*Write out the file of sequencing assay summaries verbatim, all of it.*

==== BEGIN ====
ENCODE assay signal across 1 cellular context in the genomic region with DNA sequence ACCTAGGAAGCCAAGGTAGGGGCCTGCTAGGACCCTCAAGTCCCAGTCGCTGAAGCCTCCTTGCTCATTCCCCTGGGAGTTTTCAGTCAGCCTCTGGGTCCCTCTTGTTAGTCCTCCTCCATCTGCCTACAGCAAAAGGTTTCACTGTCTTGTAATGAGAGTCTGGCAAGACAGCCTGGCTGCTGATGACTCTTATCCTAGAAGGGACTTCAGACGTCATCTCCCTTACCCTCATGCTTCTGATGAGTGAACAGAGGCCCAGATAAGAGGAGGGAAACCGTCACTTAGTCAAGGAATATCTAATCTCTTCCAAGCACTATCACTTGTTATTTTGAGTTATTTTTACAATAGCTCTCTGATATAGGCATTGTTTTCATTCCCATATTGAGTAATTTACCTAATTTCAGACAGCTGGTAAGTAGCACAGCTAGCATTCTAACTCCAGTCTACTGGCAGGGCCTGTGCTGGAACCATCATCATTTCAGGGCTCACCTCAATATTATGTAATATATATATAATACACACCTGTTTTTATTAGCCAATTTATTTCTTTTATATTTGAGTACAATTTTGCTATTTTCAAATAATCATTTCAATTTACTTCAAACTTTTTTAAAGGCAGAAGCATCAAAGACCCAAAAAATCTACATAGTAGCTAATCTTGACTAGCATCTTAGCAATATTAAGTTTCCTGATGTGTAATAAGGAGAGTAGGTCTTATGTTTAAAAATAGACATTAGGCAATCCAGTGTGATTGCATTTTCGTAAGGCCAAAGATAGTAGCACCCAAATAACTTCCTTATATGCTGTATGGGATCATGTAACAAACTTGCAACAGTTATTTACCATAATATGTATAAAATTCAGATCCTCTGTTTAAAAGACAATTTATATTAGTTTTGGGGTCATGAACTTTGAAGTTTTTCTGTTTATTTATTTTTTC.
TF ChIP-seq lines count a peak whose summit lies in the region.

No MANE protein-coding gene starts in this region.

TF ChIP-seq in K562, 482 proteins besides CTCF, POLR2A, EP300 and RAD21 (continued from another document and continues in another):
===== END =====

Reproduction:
ENCODE assay signal across 1 cellular context in the genomic region with DNA sequence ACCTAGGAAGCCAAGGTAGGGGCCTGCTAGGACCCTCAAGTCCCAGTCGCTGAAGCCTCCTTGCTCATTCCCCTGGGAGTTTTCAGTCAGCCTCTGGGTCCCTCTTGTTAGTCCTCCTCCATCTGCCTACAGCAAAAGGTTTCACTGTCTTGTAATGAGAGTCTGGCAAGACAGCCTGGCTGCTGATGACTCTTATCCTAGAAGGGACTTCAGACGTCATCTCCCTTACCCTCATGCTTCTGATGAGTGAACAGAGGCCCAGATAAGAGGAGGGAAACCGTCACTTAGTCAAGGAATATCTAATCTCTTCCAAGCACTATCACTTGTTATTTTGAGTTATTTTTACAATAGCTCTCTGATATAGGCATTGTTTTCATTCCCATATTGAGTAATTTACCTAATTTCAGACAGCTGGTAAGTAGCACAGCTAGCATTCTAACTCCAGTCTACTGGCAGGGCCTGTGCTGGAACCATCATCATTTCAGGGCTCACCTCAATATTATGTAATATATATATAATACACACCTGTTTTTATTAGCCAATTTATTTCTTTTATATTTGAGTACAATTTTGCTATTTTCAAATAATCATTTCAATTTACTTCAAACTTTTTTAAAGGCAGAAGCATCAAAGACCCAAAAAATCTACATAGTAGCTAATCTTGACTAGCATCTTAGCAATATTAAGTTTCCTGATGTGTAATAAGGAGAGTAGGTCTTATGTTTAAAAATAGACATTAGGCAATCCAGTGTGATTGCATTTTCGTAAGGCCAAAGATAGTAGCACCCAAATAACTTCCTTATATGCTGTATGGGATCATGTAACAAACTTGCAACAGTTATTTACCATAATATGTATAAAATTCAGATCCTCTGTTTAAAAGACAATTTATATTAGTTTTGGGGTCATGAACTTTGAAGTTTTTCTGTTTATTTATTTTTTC.
TF ChIP-seq lines count a peak whose summit lies in the region.

No MANE protein-coding gene starts in this region.

TF ChIP-seq in K562, 482 proteins besides CTCF, POLR2A, EP300 and RAD21 (continued from another document and continues in another):